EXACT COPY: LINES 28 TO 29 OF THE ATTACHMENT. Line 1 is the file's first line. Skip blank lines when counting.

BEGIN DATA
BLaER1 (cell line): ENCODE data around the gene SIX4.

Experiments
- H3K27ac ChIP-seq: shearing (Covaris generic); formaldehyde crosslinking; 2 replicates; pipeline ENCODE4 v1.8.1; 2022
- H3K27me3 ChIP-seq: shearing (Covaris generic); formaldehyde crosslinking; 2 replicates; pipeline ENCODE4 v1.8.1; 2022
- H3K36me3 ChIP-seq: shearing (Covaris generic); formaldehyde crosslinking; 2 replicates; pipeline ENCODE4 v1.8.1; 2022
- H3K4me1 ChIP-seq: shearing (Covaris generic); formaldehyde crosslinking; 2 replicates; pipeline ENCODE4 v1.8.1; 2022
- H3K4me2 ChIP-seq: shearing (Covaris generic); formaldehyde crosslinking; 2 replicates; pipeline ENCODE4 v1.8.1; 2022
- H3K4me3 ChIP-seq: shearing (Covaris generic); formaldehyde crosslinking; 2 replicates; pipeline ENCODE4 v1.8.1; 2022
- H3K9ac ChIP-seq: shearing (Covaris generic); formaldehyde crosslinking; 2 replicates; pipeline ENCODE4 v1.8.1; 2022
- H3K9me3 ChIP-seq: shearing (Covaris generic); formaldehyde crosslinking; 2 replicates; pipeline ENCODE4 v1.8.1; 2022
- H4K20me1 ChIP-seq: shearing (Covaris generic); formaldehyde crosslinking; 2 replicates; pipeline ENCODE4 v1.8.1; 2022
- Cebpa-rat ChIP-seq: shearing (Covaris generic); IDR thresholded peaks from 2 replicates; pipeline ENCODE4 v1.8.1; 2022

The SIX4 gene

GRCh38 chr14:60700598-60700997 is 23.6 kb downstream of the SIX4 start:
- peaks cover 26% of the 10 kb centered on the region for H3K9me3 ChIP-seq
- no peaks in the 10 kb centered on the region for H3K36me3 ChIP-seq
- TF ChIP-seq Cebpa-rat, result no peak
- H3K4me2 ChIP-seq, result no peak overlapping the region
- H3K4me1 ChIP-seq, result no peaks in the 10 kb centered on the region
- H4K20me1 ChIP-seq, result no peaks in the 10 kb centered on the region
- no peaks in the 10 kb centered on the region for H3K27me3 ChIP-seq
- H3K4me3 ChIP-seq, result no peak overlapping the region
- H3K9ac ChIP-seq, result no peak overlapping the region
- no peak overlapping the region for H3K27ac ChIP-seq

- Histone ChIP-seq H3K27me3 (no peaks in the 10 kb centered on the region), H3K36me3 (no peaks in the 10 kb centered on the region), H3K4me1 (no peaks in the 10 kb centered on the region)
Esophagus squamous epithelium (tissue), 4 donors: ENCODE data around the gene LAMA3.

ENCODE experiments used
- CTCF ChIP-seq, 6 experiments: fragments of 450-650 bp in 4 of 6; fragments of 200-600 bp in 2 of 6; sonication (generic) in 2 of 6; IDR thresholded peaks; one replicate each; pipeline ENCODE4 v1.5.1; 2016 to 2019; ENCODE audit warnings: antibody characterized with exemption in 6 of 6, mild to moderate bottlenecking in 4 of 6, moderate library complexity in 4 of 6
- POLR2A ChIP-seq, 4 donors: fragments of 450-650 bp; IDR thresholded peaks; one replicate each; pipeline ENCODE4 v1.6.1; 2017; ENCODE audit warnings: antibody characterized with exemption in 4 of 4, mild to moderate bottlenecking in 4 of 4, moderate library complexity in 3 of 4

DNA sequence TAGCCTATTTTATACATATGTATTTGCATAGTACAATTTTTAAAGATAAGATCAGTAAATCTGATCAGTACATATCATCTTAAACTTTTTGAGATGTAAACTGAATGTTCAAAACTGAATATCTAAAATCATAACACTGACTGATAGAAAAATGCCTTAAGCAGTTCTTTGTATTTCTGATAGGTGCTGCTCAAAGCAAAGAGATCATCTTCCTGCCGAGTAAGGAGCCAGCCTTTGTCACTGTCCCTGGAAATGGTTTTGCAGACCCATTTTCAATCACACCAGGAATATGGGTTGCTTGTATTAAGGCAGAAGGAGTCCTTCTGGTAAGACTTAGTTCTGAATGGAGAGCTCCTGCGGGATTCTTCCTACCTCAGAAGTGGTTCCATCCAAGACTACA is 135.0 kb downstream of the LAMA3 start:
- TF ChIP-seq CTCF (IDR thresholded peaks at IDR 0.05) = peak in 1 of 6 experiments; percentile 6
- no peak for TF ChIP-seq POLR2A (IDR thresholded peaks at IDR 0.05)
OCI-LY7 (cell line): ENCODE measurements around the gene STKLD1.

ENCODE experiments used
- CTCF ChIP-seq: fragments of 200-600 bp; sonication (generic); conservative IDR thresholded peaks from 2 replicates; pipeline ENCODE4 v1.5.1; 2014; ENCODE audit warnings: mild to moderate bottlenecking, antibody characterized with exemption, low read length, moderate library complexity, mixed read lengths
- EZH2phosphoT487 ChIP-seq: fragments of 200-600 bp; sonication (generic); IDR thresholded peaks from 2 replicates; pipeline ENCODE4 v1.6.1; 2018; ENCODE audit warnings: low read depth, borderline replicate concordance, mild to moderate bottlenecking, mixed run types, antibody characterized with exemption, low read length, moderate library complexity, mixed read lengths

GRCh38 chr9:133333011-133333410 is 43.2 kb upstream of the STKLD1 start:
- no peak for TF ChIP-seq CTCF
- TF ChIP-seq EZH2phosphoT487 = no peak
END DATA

- CTCF ChIP-seq, 6 experiments: fragments of 450-650 bp in 4 of 6; fragments of 200-600 bp in 2 of 6; sonication (generic) in 2 of 6; IDR thresholded peaks; one replicate each; pipeline ENCODE4 v1.5.1; 2016 to 2019; ENCODE audit warnings: antibody characterized with exemption in 6 of 6, mild to moderate bottlenecking in 4 of 6, moderate library complexity in 4 of 6
- POLR2A ChIP-seq, 4 donors: fragments of 450-650 bp; IDR thresholded peaks; one replicate each; pipeline ENCODE4 v1.6.1; 2017; ENCODE audit warnings: antibody characterized with exemption in 4 of 4, mild to moderate bottlenecking in 4 of 4, moderate library complexity in 3 of 4